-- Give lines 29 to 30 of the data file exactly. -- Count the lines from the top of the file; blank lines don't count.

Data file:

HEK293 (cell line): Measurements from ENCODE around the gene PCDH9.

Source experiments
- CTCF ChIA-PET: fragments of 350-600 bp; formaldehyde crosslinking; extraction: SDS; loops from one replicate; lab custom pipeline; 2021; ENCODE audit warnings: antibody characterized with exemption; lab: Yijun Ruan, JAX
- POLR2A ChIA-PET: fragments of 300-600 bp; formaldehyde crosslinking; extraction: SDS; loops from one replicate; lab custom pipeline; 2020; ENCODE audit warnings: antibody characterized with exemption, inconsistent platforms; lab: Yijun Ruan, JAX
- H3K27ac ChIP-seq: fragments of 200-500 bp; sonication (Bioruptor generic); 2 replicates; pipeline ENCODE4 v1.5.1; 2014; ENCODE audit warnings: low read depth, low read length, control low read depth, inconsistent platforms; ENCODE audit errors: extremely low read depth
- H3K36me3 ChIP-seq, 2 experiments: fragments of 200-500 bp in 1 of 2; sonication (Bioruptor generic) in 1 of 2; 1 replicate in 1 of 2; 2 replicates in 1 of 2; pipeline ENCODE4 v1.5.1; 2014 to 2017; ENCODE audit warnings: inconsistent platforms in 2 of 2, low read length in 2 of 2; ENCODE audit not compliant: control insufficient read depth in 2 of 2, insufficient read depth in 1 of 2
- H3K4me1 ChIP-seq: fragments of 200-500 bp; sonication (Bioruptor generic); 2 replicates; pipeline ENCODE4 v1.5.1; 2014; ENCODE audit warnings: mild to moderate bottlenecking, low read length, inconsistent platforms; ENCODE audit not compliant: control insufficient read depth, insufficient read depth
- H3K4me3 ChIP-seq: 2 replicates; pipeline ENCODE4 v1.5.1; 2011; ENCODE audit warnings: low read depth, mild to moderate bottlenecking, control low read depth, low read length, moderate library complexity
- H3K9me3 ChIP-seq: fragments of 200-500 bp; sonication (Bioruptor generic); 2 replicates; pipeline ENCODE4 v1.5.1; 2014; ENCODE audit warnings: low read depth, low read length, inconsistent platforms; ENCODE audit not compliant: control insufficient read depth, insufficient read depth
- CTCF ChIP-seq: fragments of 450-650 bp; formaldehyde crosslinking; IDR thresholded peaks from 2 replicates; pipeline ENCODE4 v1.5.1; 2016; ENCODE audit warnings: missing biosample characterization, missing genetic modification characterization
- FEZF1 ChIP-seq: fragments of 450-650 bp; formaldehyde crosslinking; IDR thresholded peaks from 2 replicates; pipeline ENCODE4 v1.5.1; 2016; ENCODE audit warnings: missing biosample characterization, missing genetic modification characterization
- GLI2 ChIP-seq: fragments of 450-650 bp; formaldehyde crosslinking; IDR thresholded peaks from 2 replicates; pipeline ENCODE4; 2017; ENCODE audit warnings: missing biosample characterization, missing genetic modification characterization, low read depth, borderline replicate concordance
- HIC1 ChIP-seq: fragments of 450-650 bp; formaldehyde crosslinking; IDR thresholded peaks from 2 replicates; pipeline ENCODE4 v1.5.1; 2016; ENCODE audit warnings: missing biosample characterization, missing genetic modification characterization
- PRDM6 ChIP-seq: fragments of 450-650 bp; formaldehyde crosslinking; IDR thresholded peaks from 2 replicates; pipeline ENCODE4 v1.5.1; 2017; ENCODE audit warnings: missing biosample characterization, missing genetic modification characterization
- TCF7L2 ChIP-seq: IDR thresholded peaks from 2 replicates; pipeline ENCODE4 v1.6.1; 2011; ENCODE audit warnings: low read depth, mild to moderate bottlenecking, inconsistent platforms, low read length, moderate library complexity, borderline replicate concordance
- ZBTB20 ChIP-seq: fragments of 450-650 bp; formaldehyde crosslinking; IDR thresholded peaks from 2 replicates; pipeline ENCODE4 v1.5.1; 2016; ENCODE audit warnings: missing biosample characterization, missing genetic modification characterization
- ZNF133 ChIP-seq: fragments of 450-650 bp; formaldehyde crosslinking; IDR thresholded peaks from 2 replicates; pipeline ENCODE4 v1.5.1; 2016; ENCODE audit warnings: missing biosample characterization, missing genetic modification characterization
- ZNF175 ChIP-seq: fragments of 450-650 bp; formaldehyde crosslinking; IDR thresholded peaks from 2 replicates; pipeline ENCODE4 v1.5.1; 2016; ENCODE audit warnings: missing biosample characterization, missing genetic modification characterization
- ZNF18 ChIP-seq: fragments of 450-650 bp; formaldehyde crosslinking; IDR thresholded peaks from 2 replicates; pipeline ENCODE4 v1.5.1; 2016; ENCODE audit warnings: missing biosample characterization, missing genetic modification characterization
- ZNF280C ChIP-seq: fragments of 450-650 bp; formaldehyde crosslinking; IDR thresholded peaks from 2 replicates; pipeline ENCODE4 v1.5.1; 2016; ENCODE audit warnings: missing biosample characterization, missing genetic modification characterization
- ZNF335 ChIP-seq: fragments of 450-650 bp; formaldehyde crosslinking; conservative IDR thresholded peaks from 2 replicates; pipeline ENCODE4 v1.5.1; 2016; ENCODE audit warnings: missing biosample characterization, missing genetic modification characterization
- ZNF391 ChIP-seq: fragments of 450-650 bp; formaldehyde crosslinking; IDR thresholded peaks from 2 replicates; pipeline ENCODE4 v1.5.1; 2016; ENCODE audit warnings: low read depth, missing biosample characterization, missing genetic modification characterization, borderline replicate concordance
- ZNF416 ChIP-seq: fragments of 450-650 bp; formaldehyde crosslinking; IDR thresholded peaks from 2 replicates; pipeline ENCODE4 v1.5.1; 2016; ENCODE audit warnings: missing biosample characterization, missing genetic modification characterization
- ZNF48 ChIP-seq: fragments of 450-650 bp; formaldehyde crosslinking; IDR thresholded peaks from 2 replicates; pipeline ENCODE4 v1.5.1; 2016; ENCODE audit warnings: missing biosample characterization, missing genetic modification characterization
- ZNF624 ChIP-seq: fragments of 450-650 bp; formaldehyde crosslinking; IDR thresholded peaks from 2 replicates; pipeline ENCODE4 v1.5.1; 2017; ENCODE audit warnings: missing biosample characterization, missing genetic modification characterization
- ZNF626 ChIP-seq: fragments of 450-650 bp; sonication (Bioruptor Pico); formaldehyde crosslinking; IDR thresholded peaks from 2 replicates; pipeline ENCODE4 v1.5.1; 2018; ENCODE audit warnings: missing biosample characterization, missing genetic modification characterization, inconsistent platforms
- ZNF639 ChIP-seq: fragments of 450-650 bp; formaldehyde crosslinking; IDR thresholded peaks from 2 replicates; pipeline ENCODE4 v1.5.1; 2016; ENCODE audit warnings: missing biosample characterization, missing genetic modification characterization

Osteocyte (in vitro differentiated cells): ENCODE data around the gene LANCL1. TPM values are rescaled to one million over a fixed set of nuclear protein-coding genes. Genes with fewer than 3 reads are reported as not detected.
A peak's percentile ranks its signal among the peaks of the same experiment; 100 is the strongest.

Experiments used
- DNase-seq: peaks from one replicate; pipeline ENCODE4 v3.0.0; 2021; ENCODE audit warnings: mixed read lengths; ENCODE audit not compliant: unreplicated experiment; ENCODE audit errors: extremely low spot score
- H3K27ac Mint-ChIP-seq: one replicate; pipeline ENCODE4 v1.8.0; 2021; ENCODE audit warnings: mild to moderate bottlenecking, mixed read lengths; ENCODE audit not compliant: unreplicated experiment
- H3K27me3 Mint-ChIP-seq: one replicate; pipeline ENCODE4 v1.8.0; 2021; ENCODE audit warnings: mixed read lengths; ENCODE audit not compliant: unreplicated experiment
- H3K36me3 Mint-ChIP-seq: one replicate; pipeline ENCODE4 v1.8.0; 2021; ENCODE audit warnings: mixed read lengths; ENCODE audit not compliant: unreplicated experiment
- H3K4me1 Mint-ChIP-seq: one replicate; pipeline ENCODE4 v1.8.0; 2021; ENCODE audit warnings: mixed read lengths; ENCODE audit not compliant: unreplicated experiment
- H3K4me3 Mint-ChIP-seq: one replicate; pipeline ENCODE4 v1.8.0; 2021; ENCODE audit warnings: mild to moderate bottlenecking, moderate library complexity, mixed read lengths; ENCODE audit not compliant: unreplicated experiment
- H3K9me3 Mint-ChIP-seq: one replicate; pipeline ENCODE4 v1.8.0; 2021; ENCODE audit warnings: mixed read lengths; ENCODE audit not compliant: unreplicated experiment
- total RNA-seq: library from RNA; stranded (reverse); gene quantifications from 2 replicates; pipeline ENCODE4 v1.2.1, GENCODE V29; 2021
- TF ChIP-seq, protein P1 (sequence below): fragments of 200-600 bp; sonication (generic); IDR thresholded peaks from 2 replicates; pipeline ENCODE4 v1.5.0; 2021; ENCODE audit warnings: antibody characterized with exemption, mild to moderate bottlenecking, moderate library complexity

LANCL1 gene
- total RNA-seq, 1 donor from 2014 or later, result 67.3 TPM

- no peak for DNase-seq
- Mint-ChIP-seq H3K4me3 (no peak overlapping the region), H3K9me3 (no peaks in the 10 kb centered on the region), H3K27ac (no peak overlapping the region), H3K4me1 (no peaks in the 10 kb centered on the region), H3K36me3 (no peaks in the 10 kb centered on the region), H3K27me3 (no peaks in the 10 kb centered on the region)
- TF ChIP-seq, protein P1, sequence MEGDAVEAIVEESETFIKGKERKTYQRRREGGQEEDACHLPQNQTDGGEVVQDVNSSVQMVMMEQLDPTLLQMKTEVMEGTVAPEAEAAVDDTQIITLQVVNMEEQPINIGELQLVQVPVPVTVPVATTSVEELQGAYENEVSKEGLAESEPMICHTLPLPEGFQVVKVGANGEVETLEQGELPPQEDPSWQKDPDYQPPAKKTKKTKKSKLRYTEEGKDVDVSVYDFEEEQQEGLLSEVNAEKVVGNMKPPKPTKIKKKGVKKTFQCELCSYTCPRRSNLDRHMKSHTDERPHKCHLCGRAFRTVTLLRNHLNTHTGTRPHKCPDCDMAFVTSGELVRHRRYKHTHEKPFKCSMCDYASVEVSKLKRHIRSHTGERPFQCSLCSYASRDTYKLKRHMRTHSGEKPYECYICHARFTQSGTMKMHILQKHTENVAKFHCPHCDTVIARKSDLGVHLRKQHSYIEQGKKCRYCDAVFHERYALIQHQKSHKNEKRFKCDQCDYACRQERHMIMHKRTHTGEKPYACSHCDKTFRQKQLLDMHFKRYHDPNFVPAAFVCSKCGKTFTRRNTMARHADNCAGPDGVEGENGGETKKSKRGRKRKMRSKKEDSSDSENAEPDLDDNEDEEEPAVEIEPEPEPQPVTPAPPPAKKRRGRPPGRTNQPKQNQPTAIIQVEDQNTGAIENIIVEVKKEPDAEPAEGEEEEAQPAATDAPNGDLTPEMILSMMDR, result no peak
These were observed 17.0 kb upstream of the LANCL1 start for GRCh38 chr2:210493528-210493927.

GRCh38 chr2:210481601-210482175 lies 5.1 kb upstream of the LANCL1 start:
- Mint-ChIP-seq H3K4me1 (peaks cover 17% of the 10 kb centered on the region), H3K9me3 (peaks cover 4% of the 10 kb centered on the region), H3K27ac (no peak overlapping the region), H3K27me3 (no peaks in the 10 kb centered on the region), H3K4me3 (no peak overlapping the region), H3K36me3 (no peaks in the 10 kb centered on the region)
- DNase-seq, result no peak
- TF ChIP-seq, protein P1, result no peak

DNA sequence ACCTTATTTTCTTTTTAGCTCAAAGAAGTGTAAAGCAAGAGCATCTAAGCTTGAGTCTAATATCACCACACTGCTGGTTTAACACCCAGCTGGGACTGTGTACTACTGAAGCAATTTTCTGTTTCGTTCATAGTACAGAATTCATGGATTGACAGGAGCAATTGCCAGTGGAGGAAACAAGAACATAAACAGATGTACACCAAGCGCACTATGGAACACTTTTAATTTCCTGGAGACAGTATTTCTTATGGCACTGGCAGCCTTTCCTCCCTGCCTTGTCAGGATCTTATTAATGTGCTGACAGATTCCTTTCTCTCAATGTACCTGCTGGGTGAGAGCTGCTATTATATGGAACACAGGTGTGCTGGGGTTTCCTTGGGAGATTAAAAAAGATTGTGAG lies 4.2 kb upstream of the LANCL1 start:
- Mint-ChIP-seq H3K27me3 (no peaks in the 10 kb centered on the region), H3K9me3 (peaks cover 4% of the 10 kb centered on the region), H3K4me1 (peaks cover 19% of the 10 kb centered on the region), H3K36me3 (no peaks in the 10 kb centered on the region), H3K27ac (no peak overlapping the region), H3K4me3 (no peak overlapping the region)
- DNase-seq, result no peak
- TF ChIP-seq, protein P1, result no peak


A peak's percentile ranks its signal among the peaks of the same experiment; 100 is the strongest.

Experiments used